This judgment is undoubtedly a giant meteor falling into the sea. Notice the phrase, as it were a mountain. This, again, is a symbolic description. Always take every word of the Bible literally unless God tells you to take it figuratively. This passage is an example of the latter. Something gigantic, as or like a mountain, is cast into the sea and causes a third part of the sea to become blood. A similar occurrence was experienced in Moses’ day: And the Lord spake unto Moses, Say unto Aaron, Take thy rod, and stretch out thine hand upon the waters of Egypt, upon their streams, upon their rivers, and upon their ponds, and upon all their pools of water, that they may become blood; and that there may be blood throughout all the land of Egypt, both in vessels of wood, and in vessels of stone. And Moses and Aaron did so, as the Lord commanded; and he lifted up the rod, and smote the waters that were in the river, in the sight of Pharaoh, and in the sight of his servants; and all the waters that were in the river were turned to blood. And the fish that [were] in the river died (Exodus 7:19-21).
Verse 9: And the third part of the creatures which were in the sea, and had life, died; and the third part of the ships were destroyed.
God’s second trumpet blast is so horrendous that one-third of the creatures in the sea die and a third part of the ships are destroyed. God only knows what horrendous plagues will result when nuclear war under, upon, and above the oceans takes place.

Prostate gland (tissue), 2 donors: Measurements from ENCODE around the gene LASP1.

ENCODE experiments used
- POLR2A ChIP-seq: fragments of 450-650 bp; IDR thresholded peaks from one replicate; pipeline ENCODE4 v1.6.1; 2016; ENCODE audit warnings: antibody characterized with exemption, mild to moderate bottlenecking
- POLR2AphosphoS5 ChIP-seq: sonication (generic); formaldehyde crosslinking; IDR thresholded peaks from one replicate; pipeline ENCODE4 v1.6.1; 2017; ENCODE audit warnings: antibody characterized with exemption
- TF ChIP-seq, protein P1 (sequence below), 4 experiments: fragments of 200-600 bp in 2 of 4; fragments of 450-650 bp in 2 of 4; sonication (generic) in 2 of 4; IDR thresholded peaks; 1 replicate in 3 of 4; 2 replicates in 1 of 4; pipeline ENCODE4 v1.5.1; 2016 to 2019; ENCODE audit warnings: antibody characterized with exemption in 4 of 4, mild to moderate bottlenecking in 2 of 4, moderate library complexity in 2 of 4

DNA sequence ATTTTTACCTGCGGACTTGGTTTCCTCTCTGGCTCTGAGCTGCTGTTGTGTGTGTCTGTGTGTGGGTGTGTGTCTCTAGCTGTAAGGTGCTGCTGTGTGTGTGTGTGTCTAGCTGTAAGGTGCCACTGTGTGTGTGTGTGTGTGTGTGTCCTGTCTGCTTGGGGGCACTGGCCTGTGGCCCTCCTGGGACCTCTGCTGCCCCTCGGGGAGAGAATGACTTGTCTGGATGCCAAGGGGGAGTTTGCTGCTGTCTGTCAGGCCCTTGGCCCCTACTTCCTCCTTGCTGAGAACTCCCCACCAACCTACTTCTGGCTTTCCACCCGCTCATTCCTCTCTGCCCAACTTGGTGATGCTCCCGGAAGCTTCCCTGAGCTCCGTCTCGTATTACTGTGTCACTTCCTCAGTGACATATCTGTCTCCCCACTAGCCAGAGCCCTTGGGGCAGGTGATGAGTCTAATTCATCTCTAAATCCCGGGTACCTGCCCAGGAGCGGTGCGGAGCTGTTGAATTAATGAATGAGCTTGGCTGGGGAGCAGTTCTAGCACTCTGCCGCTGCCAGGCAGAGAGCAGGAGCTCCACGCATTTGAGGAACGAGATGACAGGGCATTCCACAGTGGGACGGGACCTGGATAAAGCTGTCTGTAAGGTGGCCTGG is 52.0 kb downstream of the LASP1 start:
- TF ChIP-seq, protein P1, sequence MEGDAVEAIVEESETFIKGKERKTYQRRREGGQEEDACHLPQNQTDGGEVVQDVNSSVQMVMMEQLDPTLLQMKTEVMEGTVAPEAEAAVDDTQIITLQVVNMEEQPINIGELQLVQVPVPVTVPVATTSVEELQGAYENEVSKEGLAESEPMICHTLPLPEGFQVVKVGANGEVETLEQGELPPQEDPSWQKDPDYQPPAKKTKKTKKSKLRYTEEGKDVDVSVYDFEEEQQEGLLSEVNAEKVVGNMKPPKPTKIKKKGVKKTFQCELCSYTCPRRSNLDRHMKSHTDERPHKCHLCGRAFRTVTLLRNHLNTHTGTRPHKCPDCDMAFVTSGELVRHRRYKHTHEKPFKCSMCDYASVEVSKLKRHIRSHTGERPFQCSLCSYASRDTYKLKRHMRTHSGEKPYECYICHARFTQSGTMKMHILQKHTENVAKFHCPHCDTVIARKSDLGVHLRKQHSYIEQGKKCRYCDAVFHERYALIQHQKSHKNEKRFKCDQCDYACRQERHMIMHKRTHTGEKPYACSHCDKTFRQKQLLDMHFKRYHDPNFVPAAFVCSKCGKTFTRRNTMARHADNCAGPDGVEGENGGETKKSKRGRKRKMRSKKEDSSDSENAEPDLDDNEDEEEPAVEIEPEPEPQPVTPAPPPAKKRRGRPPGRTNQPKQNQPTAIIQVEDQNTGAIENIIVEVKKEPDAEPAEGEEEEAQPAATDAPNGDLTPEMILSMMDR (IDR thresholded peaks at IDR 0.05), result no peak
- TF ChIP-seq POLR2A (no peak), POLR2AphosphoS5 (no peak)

Verse 10: And the third angel sounded, and there fell a great star from heaven, burning as it were a lamp, and it fell upon the third part of the rivers, and upon the fountains of waters,
Verse 11: And the name of the star is called Wormwood: and the third part of the waters became wormwood; and many men died of the waters, because they were made bitter.
Strange that Chernobyl in the Ukrainian Bible means “Wormwood.” This judgment also occurred in Moses’ day: Behold, I will smite with the rod that is in mine hand upon the waters which are in the river, and they shall be turned to blood (Exodus 7:17). Now the phenomenon is repeated. A star, or meteor, soaring through space, speeds toward earth. When it strikes, one-third of our planet’s water supply becomes a deadly poison. Rivers, springs, and wells are affected. Something similar happened in decades past. A volcanic explosion in the Aleutian Islands on March 21, 1823, caused the waters in that area to become bitter and unfit for human consumption. This could easily happen again.
God created every star, knows their locations, and has named them. Job 9:9 states: [He] maketh Arcturus, Orion, and Pleiades, and the chambers of the south. He also knows where the star, Wormwood, meaning “bitterness,” is located, because Jeremiah 9:15 reports, Therefore thus saith the Lord of hosts, the God of Israel; behold, I will feed them, even this people, with wormwood, and give them water of gall to drink (Jeremiah 9:15). It will happen!
Verse 12: And the fourth angel sounded, and the third part of the sun was smitten, and the third part of the moon, and the third part of the stars; so as the third part of them was darkened, and the day shone not for a third part of it, and the night likewise.
Verse 13: And I beheld, and heard an angel flying through the midst of heaven, saying with a loud voice, Woe, woe, woe, to the inhabiters of the earth by reason of the other voices of the trumpet of the three angels, which are yet to sound!